Designed as a one story building in the same style as Hansel, Gretel was built as Mayotta’s office in 1925 with $400 worth of building materials. 
There are two gates in the fence in front of this lot.  Gretel is down the gravel path behind the gate on the right.
Hugh Comstock added a bedroom to Mayotta’s office in 1928, which extended out of the original structure in an ell to the north east.  
 
 New Owners
Besides Hugh and Mayotta, Hansel and Gretel have had a few different owners.  Repairs have been made when necessary and a few additions have been added. 
Mrs. Gardner owned the property in 1946.  The name and fairy tale charm of the two cottages  was influential in her decision to open a candy shop on Ocean Avenue named after her property, Hansel and Gretals Candies and Gifts.
Though Mrs. Gardner continued to own the cottages, she sold her candy shop in 1947 to Hyla Tillman who moved the shop to 6th Avenue and Lincoln.  Mrs. Tillman sold the shop to Peter and Mary Robotti in 1965.  The Robotti’s owned the Hansel and Gretel Candies and Gifts until it closed and was replaced with an art gallery in 1998.

In 1949 Hansel and Gretel were owned by Mrs. G. K. Wood and Mr. H. B. Kennicott.  They hired Mr. Comstock to make a very small addition to the bathroom of Hansel and add a second bedroom to Gretel.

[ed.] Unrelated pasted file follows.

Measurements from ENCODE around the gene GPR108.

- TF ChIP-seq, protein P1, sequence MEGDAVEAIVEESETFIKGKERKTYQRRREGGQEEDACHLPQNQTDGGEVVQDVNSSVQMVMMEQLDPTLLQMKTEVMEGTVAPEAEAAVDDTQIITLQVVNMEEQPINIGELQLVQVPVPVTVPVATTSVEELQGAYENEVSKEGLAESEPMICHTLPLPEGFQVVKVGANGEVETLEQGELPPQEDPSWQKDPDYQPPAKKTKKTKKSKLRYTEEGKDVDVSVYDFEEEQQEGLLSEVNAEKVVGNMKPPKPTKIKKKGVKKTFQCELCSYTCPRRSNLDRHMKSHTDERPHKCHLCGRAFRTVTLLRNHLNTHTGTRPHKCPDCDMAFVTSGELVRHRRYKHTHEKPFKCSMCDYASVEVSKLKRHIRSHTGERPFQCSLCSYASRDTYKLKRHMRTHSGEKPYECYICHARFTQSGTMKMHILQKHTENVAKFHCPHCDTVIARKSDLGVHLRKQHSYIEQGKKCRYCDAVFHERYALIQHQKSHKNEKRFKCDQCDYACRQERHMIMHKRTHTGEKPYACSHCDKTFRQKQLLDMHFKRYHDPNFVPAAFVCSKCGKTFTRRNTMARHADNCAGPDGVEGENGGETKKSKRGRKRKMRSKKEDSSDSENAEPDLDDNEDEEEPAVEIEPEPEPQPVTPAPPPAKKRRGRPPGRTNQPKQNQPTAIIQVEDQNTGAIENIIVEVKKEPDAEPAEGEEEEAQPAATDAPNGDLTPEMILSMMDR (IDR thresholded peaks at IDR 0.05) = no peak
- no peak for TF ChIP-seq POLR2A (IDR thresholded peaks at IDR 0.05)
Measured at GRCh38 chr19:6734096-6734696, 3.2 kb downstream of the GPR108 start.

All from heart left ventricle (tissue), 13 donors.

Joan Harding owned the property from 1962-1992 then Mr. and Mrs. Voris fell in love with the property and purchased Hansel and Gretel from Joan.   
When the Vorises bought the property the landscape was considered “woodland natural.”  Bobbie Voris wrote, “We rented Gretel to a recently-divorced  New Zealander whose “therapy” was gardening.”  It is this woman who is responsible for the attractive abundance of flowers and shrubbery that grows on the property today.  
The Vorises  added a much needed cement foundation to Hansel and in 1999 replaced the original roof because daylight was visible through the aging shingles.
The rest of the renovations Mr. and Mrs. Voris did themselves, emulating Hugh and Mayotta.  To save space the bathtub in Hansel was replaced with a shower and a tiny space in the closet was used to increase the bedroom to a “grand” 8 by 9 foot space just large enough for a trundle bed. 
To make room for guests the unfinished crawl space and attic was opened up to create a loft with a ladder for access.  Now Hansel house sleeps four people. 
The Vorises have also added numerous bird houses to the property adding to the charm of the quaint garden setting. 
 From the front patio off of Hansel which features
a potbelly stove and wood furniture
Point Lobos can be seen in the distance. 
Map 
I have embeded a pdf map of the Historical Hill District which includes “addresses” and photographs of all 11 Comstock cottages not just the ones discussed in this blog.  You may print this off and use as your own personal walking tour here  PDF Map .  It is much more detailed than the illustration below. 
Back to Fairy Tale Cottages of Hugh Comstock
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Photo Credits
Pictures of Hansel and Gretel by L. A. Momboisse taken during the Carmel House and Garden Tour 2012
Plot Plan Additions by H. W. Comstock May 5, 1949 – Carmel City Hall Records
Hansel and Gretel Candies and Gift Shop Sign – Carmel History Library